Newspaper article The Christian Science Monitor

Would the World Allow Another Genocide?

Newspaper article The Christian Science Monitor

Would the World Allow Another Genocide?

Article excerpt

As quickly as Rwanda began its descent into genocide 10 years ago, the world community began its retreat from any serious effort to help stop the frenzy that killed nearly 1 million people in just 100 days.

Now, amid somber commemorations of those events, one question looms large: If a similar atrocity exploded now, would the international community again "pass by on the other side" while hundreds of thousands were killed?

Many observers say it probably would. Places like Rwanda are still far removed from the center of world events. With no oil and no terrorist cells, its strategic value to the world is small.

Nonetheless there are subtle signs that the world is more prepared to act on reports of mass killing.

"Genocide prevention is being taken more seriously by governments. There is, at least, much greater awareness," says James Smith, head of the Aegis Trust, which is orchestrating commemoration events in Rwanda this week. But, he adds, "I'm skeptical of the idea that another genocide would be prevented by the international community."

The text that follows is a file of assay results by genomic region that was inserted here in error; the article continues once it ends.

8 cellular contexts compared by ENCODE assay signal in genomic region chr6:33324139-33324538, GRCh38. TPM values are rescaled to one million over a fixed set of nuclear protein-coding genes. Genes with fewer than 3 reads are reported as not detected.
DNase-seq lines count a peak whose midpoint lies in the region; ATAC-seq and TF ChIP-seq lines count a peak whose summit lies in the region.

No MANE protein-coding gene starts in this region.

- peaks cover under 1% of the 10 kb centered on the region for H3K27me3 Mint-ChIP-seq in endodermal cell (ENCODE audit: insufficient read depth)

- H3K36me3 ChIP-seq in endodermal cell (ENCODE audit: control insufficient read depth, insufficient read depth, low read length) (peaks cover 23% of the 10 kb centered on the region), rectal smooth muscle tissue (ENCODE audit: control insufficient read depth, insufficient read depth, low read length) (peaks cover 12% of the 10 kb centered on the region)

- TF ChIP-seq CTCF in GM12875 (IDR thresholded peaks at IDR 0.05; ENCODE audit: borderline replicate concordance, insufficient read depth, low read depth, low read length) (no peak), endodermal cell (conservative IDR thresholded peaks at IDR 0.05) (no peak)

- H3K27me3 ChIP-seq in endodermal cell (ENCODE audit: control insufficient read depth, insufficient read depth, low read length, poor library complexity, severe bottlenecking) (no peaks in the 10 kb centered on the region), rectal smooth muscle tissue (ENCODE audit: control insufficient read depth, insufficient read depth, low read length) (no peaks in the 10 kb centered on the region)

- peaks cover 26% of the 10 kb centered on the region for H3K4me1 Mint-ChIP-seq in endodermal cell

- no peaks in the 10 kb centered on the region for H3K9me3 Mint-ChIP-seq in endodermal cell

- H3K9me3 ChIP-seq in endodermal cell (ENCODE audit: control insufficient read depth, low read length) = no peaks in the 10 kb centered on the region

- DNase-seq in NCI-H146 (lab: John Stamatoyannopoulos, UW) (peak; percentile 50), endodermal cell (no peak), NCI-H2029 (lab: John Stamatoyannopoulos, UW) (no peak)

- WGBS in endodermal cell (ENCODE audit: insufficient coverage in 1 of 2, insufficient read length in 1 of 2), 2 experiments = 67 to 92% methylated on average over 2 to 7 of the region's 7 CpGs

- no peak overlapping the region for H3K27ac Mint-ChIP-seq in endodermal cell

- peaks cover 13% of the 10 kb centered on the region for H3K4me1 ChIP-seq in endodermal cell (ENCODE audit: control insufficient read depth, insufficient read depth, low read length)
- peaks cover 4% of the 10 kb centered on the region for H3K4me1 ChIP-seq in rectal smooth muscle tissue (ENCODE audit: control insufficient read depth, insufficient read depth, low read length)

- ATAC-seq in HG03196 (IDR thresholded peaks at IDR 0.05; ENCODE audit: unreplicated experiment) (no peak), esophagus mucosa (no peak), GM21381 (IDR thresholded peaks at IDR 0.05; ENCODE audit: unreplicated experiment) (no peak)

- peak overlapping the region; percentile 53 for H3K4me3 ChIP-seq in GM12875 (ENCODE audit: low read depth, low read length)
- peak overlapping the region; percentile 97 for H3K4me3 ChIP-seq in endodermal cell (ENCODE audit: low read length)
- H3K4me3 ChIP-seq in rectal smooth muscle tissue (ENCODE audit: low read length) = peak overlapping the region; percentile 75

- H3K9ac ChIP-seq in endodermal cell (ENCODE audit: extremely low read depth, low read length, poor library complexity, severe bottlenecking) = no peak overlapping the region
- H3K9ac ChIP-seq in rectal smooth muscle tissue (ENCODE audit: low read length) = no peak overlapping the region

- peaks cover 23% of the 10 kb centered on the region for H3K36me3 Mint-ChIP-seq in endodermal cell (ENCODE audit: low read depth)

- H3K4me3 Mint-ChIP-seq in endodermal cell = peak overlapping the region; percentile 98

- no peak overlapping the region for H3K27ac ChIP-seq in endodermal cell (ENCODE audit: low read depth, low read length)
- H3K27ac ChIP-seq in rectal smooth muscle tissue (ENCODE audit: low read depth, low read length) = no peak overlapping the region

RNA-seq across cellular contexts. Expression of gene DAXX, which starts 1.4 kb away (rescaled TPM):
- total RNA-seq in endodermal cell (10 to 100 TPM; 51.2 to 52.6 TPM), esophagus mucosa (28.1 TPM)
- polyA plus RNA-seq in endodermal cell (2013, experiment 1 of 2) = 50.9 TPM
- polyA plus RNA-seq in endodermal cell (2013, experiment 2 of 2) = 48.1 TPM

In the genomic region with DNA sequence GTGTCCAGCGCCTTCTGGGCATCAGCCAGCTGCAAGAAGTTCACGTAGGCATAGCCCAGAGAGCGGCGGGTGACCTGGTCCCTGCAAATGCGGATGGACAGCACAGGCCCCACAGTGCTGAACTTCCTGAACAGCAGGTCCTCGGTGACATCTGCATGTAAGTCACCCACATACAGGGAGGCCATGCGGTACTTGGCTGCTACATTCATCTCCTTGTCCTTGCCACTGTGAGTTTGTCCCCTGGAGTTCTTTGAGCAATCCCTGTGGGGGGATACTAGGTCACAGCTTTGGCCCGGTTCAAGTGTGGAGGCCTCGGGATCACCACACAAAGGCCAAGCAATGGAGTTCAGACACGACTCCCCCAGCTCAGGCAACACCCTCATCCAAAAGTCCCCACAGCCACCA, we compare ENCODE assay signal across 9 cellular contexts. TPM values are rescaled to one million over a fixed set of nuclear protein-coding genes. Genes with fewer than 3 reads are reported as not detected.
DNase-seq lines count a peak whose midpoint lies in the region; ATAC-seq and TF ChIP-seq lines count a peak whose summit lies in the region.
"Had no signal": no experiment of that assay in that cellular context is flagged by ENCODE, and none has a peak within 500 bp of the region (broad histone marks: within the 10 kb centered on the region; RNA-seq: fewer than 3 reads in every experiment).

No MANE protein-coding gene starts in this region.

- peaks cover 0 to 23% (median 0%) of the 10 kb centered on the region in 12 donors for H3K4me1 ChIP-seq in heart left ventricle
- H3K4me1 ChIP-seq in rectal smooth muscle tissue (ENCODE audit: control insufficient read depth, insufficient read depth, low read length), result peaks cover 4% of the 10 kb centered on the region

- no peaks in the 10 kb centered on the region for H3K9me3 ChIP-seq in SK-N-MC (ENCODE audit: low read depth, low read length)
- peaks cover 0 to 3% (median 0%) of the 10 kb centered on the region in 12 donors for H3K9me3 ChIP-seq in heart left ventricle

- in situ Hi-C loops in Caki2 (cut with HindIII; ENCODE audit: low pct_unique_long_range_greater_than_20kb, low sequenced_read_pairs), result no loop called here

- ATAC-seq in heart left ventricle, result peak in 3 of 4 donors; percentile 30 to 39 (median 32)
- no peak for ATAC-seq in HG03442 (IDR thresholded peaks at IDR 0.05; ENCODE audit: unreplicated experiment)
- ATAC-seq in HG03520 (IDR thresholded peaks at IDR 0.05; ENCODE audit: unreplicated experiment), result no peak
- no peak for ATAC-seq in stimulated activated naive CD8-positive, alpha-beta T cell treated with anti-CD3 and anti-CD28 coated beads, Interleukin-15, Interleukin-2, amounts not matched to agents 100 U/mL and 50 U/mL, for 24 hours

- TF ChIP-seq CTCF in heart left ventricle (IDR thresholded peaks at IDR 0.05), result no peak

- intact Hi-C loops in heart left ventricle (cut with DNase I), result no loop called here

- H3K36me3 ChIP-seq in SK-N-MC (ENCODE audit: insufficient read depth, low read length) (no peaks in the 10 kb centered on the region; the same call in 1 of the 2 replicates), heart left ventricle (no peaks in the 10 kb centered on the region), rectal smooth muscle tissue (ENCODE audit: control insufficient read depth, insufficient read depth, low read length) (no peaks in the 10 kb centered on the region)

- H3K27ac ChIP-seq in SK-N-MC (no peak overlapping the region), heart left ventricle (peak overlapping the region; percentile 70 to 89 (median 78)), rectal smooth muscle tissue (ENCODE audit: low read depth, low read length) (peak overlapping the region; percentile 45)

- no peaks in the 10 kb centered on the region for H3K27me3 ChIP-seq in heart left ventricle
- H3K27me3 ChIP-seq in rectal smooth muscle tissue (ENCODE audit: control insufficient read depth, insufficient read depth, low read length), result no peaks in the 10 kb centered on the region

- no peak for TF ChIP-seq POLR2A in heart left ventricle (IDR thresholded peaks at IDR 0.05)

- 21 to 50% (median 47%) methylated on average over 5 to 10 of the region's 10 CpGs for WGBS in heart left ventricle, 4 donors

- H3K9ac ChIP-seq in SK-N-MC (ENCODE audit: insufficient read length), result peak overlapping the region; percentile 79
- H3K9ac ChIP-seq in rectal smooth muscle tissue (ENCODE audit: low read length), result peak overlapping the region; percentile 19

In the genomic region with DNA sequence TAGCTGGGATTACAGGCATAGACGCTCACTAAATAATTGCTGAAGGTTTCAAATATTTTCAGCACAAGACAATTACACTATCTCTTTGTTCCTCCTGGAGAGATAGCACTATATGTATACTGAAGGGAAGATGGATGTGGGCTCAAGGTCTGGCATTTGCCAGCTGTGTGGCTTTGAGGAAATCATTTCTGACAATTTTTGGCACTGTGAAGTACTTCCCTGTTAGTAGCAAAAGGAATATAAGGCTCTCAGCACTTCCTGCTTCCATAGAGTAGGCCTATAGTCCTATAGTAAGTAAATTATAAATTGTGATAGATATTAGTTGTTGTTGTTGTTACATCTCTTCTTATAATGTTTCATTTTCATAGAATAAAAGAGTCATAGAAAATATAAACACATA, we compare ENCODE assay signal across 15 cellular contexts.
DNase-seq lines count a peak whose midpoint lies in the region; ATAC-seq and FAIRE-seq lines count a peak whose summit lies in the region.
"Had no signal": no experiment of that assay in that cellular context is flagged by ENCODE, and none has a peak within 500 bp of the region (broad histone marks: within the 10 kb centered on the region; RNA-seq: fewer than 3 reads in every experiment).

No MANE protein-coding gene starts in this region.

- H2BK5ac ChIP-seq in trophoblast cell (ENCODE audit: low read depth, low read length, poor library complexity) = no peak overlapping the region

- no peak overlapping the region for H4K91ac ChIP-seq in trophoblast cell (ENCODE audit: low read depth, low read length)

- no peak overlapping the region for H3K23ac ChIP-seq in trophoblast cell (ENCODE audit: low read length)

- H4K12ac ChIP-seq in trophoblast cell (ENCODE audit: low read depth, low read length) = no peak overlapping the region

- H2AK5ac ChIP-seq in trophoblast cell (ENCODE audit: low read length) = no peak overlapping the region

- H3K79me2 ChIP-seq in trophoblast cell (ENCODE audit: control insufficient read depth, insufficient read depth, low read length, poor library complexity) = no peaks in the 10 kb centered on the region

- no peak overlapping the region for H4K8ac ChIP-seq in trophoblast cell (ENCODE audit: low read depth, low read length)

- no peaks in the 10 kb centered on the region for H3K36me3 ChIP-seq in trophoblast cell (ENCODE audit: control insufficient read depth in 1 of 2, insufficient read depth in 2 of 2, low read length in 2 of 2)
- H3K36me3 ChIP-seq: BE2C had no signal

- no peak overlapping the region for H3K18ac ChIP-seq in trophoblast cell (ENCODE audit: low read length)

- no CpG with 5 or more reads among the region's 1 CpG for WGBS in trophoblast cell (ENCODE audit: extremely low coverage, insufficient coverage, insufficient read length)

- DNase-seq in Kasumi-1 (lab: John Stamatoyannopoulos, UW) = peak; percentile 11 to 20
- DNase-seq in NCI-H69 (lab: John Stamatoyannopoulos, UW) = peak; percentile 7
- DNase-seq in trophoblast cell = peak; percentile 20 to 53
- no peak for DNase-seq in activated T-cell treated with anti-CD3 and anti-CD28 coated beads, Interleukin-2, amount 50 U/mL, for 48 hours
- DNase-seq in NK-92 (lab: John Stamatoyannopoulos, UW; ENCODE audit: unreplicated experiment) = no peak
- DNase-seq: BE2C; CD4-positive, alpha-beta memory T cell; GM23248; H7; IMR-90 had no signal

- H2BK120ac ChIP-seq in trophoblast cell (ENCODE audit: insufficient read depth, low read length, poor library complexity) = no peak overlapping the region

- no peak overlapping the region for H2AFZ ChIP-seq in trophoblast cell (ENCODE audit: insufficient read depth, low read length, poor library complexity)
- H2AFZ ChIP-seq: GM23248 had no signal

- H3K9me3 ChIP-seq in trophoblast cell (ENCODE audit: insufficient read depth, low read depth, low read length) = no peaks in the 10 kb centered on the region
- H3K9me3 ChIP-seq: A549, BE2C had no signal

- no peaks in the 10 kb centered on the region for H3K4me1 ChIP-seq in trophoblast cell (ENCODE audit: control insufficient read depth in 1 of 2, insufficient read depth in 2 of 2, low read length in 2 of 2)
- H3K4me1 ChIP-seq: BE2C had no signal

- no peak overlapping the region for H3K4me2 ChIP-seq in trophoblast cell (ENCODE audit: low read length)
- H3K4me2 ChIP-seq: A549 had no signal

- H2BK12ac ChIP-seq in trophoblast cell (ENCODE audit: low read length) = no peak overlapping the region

There are, for instance, new anti-genocide structures: The UN and US now have officials devoted exclusively to the prevention of mass killings. New forums for crimes against humanity have emerged with the establishment of the International Criminal Court in The Hague last year, Belgian courts has tested the limits of "universal justice" in human rights cases, and the ongoing Yugoslav and Rwanda war-crimes tribunals. UN chief Kofi Annan is expected to announce Wednesday a new early-warning system to help prevent genocide.

More fundamental, resistance to keeping troops overseas has lessened drastically in a decade. Back in April 1994, when Rwanda's genocide started, Americans had just watched the bodies of marines being dragged through Somalia's streets after their Blackhawk helicopters were downed. It was one reason the US refused to condone a robust UN humanitarian mission to stop Rwanda's genocide.

Today American troops are deployed across the globe, and despite challenges in Iraq, the troops don't appear to be headed home soon. Recent French and American troop deployments in Ivory Coast, Liberia, and Haiti are further examples of a new willingness to deploy. "The stomach for war is much stronger," observes Anne Morris, country director for the international aid group, CARE, in Rwanda.

There's also a growing desire by Africans to intervene in their continent's conflicts. The new African Union plans to create a rapid- reaction force to help end wars. Through NEPAD, another Africa-wide organization, nations are undergoing "peer review" - criticism by their neighbors. It hints at a growing consensus to challenge the long-sacred concept of state sovereignty, which has traditionally been a key argument against interventions. …

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